Their patrol encountered difficulties when the operation they were supporting was delayed. With dwindling supplies and still days to go until the main operation was launched, Lybert was forced to call in a resupply chopper despite the risk of compromising the patrol’s location.

    As daylight waned on June 21, 2006, the unit was hit hard from the wooded area to their north. The enemy had determined the American platoon’s position after it was resupplied by helicopter that afternoon. Hopelessly outnumbered four to one, Monti’s team was blindsided by an ambush in a terrain with little cover.

    Immediate casualties were sustained. Monti responded with alacrity, calling in enemy positions for air and artillery support and assuming command after the CO Lybert was killed. Most of the patrol had been able to find cover behind rocks on the southern end of the precipice, with the valley at their backs, but one man lay wounded in the open. After giving the final coordinates to HQ, Monti handed his headset to a soldier and told him that he was now chaos three-five, Monti’s call sign. Always the natural leader, Monti was determined to rescue PFC Bradbury, the soldier stranded in no-man’s-land. Once, twice, three times did Monti rush the open ground under blistering enemy fire, only to be driven back. After being forced back twice, he came within yards of his goal on his third attempt. Just as the artillery and air support he had called in earlier began to rain on the enemy positions, Monti was mortally wounded.

    Because of SFC Monti’s firm leadership and quick reaction, the unit resisted being overrun. The example he set reinvigorated his men to fight on, and PFC Bradbury survived the battle. However, Bradbury tragically died afterwards with the medic who was treating him as they were raised into the medevac. The steel harness carrying them snapped; both men fell to their death.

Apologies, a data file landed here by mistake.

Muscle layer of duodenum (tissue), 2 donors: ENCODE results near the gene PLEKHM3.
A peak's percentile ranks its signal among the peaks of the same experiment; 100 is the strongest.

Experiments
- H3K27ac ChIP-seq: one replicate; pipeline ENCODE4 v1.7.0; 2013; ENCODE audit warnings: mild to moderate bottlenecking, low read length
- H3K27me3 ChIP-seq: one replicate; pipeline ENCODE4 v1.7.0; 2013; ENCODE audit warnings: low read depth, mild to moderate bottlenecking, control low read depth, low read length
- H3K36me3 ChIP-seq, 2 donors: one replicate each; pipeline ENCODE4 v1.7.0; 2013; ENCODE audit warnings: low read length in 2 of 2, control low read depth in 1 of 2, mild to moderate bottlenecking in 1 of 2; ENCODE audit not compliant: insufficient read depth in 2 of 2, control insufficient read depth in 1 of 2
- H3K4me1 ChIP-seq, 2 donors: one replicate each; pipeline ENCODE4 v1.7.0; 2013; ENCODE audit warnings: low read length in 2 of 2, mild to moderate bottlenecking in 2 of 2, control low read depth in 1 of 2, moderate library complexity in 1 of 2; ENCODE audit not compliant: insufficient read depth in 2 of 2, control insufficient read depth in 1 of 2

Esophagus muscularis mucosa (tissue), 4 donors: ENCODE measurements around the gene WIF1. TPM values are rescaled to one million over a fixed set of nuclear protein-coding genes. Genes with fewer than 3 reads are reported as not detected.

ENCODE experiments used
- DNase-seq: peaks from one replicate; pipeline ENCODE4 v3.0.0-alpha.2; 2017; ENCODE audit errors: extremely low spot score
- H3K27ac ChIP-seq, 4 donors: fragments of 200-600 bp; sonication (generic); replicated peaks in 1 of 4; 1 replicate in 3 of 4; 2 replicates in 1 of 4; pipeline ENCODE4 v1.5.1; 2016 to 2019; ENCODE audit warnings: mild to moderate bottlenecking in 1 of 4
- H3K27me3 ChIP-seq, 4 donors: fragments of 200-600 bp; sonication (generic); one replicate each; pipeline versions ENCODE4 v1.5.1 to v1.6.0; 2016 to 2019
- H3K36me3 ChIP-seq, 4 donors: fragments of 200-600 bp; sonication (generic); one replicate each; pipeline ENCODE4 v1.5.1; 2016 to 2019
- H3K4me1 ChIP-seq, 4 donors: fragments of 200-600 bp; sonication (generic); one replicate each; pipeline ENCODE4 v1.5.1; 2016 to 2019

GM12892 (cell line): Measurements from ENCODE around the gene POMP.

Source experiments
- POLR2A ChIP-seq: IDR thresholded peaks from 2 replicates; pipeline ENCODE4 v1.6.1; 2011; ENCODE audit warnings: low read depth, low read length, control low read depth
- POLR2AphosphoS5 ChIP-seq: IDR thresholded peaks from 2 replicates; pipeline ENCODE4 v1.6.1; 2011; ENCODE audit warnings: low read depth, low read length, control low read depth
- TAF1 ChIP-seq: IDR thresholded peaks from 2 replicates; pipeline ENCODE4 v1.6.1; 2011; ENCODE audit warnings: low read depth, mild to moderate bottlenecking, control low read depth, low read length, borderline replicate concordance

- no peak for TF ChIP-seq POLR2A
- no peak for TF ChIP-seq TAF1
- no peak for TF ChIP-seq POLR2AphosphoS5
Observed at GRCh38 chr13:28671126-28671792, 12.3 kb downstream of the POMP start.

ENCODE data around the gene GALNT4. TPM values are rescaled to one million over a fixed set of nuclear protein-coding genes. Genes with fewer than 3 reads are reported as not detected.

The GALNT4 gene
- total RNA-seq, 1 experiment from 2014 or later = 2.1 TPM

With his parents in attendance at the White House to receive his Medal of Honor posthumously, Jared Monti became only the sixth American to receive our nation's highest military honor since the wars in Iraq and Afghanistan began. Today, SFC Monti is remembered by family and friends through the Jared C. Monti Memorial Scholarship Fund, which provides grants for local students near his hometown in Massachusetts. To learn more about SFC Jared C. Monti, read his official Medal of Honor citation here.
    nrm1030on November 06, 2013   Link
  • 0
    Song Meaningi think the song is about his brother dying, like the lyrics " And Momma asked me this morning, if I’d been by your grave". and it seems as if it was a sudden death, "Shook my fist and asked God why". It could be that he died in the army, "But that flag and stone ain’t where I feel you anyway". that is truly what i think.
    awshumon March 28, 2013   Link
  • 0
    General Commentthis song reminds me of my personal life thats gonna be kept a secret but every time i hear this song i get shivers.
    frenchy2899on April 07, 2014   Link